Initial (0z Friday)…13.2N, 53.6W…35 knots, TS
24 hours (18z Friday)…13.5N, 59W…35 knots, TS
48 hours (18z Saturday)…16N, 65W…35 knots, TS
72 hours (18z Sunday)…19N, 69W…45 knots, TS
96 hours (18z Monday)…22.2N, 72.7W…55 knots, TS
120 hours (18z Tuesday)…25.1N, 76W…65 knots, Cat 1

Posted in Uncategorized | Leave a comment

Nate a Threat to Tampico, MX

Tropical Storm Nate Forecast/discussion 1:

Tropical storm Nate’s satellite appearance has only changed slightly since this morning, with the appearance of a sheared tropical cyclone evident with the center nearly exposed on the northeast edge of an area of deep convection. A recent microwave pass and air-force recon confirm this, with the center clearly displaced from the somewhat banded convection to the southwest of the center. Nate is nearly stationary at this time.

Nate’s track forecast is interesting. At the moment,ridging is in place to the north and to the east of the cyclone, allowing for very little movement. The current motion estimate from the NHC advisory is a SSE drift at about 2 knots. Over the next couple of days, most models attempt to drift the upper low associated with Lee’s remnants farther south into the Ohio/Tennessee Valleys, weakening ridging to the north of Nate. However, ridging should remain in place over the Caribbean to the east of the storm, allowing for a slight increase in forward motion, generally to the north, in the near term.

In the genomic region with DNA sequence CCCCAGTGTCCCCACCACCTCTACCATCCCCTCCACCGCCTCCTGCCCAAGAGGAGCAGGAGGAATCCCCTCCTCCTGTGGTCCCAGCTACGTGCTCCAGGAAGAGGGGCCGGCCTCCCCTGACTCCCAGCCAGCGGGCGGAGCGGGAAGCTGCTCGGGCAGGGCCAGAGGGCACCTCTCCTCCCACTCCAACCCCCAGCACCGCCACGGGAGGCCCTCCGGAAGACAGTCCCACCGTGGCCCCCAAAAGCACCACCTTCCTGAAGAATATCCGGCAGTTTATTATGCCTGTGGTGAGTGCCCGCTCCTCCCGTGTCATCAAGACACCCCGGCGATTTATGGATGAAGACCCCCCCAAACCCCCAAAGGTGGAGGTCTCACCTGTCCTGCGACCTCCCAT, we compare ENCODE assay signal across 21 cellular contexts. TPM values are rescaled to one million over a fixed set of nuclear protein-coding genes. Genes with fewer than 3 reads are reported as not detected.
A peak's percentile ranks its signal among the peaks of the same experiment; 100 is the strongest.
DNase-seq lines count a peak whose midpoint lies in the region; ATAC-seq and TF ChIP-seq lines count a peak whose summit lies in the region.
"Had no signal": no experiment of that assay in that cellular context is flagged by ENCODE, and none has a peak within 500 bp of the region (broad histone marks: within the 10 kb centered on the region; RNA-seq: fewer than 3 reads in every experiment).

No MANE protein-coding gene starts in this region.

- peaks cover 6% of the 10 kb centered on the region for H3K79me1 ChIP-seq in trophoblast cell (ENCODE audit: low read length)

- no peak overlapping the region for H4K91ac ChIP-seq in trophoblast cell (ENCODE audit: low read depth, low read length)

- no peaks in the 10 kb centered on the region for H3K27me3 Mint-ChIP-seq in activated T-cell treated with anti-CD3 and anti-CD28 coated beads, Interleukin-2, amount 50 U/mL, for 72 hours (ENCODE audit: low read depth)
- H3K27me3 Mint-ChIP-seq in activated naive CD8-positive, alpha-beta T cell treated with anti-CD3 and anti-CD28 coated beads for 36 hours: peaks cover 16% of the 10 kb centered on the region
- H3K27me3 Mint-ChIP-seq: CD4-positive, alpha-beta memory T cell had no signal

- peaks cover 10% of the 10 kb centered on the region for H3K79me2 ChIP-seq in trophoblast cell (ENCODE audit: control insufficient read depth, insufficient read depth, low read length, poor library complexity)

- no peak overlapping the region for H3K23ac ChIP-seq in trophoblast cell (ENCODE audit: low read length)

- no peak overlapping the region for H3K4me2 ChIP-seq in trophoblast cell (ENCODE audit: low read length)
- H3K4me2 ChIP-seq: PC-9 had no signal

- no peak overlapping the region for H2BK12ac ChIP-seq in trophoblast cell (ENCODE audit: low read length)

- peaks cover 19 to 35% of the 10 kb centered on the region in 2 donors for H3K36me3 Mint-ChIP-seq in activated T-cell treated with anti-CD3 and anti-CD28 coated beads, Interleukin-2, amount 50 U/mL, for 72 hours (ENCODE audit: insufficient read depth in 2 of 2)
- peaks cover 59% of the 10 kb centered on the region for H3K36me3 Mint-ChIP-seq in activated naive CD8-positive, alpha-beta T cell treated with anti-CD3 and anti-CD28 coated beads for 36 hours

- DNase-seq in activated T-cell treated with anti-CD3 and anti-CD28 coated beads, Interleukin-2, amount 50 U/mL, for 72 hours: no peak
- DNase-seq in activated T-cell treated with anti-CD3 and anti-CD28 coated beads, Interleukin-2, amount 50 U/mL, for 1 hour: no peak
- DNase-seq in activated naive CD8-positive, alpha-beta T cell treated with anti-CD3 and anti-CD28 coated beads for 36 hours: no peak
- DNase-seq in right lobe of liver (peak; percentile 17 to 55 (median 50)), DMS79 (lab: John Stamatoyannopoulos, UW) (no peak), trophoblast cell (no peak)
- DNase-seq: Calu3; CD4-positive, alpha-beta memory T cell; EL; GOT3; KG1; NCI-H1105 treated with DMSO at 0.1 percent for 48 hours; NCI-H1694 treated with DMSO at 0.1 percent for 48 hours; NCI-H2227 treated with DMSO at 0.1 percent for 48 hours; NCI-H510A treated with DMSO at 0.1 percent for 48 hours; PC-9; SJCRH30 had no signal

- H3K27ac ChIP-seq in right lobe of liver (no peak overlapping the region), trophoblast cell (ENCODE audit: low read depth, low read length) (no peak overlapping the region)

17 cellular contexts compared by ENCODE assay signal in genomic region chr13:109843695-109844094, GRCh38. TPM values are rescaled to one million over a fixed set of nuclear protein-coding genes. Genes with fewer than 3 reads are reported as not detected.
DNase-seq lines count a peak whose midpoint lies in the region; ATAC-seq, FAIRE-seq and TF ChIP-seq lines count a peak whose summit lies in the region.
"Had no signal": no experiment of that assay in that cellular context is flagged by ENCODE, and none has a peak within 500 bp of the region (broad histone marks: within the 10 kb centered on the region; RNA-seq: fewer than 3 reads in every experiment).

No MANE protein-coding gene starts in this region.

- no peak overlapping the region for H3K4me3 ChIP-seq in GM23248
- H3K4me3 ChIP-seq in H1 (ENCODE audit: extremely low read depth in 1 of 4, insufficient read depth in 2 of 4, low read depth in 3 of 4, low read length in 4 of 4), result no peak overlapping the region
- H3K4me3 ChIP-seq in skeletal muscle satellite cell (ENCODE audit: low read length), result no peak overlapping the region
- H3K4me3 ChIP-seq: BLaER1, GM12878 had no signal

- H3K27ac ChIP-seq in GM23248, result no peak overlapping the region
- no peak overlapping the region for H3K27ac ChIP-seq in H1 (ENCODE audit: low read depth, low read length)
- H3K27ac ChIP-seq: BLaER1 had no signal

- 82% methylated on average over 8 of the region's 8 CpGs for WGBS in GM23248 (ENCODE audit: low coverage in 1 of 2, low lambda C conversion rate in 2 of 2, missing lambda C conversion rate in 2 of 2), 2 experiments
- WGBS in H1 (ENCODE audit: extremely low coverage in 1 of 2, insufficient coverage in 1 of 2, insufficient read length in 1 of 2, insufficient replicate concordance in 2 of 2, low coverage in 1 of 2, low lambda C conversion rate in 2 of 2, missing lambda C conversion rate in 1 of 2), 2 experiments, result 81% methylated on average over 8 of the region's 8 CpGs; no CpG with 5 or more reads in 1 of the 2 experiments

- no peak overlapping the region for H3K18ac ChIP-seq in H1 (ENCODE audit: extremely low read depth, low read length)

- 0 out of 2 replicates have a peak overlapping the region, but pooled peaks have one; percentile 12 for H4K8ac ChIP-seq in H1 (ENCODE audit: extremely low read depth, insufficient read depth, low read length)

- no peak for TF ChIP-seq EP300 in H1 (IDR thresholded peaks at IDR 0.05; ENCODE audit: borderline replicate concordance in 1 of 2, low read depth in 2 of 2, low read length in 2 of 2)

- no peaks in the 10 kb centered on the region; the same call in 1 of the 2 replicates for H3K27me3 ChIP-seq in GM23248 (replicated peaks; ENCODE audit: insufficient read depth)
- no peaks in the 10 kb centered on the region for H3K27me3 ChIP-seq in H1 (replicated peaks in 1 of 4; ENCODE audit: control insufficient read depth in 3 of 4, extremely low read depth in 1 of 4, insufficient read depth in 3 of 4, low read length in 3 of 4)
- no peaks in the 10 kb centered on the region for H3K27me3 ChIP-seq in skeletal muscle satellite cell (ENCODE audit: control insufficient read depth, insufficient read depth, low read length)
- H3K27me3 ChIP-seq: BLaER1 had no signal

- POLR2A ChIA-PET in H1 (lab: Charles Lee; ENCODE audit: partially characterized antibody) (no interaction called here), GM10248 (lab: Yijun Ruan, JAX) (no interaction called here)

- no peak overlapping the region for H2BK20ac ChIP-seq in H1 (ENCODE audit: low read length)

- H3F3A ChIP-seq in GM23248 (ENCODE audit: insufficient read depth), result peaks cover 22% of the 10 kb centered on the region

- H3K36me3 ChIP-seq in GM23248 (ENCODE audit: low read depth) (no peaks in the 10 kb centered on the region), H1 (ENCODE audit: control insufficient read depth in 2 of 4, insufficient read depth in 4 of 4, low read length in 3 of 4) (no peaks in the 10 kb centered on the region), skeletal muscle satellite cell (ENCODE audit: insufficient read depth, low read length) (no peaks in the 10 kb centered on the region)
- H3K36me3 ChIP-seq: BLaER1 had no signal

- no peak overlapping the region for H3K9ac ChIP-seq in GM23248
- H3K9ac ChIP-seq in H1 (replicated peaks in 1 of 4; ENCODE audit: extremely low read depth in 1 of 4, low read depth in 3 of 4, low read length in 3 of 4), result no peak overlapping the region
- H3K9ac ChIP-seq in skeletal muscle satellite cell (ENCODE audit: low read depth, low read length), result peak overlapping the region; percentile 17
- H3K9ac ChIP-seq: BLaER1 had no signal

How far north Nate can get in the near term will be key, as the troughing from Lee’s remnants will only get as far south as the central Gulf of Mexico. For example, the 12z GFS has Nate moving north tonight at a few knots faster than the ECM, and in a few days has Nate far enough north that ridging cannot build back to the north as quickly when Lee’s remnants fill and move east, which would allow Nate to get north into the central Gulf and possibly threaten the northern Gulf coast as the GFS shows. However, the ECM does not bring Nate as far north nearly as quickly in the near term, and in the end begins to lift the trough over the southern/eastern US before Nate can get caught in the accelerated flow on the southern edge of the trough. This allows ridging to build back in north of Nate, allowing the cyclone to turn to the west and make landfall near Tampico Mexico in about 72 hours. Out of the 12z guidance, the CMC, NOGAPS, UKMET and ECM ensembles all agreed with this scenario. The GEFS mean was not as far north as the op GFS, but did not bring Nate inland as far south or as fast as the aforementioned guidance. ATCF track guidance agrees with this track forecast fairly well, however many models are slower than all of the globals (excluding the GFS), however many of these same ATCF models are GFS based. Given this, will ride the 12z ECM/ECM ensembles hard for this forecast, and will give the GFS and GFS based models little weight. Will show landfall near Tampico Monday morning.

As for the intensity forecast, Nate is currently dealing with some northeasterly shear. However, an upper level anti-cyclone is forecasted to build over the storm over the next 12-24 hours, causing the shear that is already decreasing to become favorable for further development. The 12z GFS and ECM models both showed Nate deepening steadily from Friday morning through Sunday. Nate is over fairly warm sea surface temperatures and will move overfairly high heat content waters over the next couple of days. While there is some pretty dry air to the northwest of Nate, it should become less of a problem as shear relaxes. Given this, will show steady intensification through landfall. Will follow the ATCF guidance closely (a tad stronger than the middle of the road), as most models show steady intensification through landfall. Nate still has to become vertically aligned and work out some dry air before it can explosively develop, so will not show rapid intensification in the forecast.

Forecast track/intensity:

Initial…19.7N, 92.3W…60 knots, TS